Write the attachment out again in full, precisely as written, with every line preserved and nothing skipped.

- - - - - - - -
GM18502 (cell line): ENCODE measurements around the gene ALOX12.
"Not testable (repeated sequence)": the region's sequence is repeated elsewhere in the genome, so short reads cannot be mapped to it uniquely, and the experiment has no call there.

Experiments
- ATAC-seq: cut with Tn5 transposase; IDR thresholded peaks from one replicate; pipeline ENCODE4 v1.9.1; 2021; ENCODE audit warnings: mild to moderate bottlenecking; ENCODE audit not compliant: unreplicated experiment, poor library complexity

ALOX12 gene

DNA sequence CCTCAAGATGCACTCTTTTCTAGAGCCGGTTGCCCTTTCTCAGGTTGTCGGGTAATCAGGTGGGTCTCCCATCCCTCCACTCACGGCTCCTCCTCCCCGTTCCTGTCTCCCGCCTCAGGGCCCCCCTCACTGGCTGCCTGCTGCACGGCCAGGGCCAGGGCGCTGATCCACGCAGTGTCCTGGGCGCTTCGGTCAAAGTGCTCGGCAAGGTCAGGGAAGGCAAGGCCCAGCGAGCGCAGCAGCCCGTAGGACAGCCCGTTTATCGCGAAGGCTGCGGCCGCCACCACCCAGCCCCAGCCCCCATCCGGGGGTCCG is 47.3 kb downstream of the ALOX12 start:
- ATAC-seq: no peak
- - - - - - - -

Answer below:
GM18502 (cell line): ENCODE measurements around the gene ALOX12.
"Not testable (repeated sequence)": the region's sequence is repeated elsewhere in the genome, so short reads cannot be mapped to it uniquely, and the experiment has no call there.

Experiments
- ATAC-seq: cut with Tn5 transposase; IDR thresholded peaks from one replicate; pipeline ENCODE4 v1.9.1; 2021; ENCODE audit warnings: mild to moderate bottlenecking; ENCODE audit not compliant: unreplicated experiment, poor library complexity

ALOX12 gene

DNA sequence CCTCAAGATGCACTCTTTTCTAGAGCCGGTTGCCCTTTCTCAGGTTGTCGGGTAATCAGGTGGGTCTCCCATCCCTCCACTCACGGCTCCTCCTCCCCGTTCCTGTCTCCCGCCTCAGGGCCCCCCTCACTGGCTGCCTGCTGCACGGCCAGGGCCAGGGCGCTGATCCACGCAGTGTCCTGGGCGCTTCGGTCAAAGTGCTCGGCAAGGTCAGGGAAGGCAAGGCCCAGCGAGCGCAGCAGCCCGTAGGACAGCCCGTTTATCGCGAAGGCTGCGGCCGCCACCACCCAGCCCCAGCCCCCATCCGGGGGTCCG is 47.3 kb downstream of the ALOX12 start:
- ATAC-seq: no peak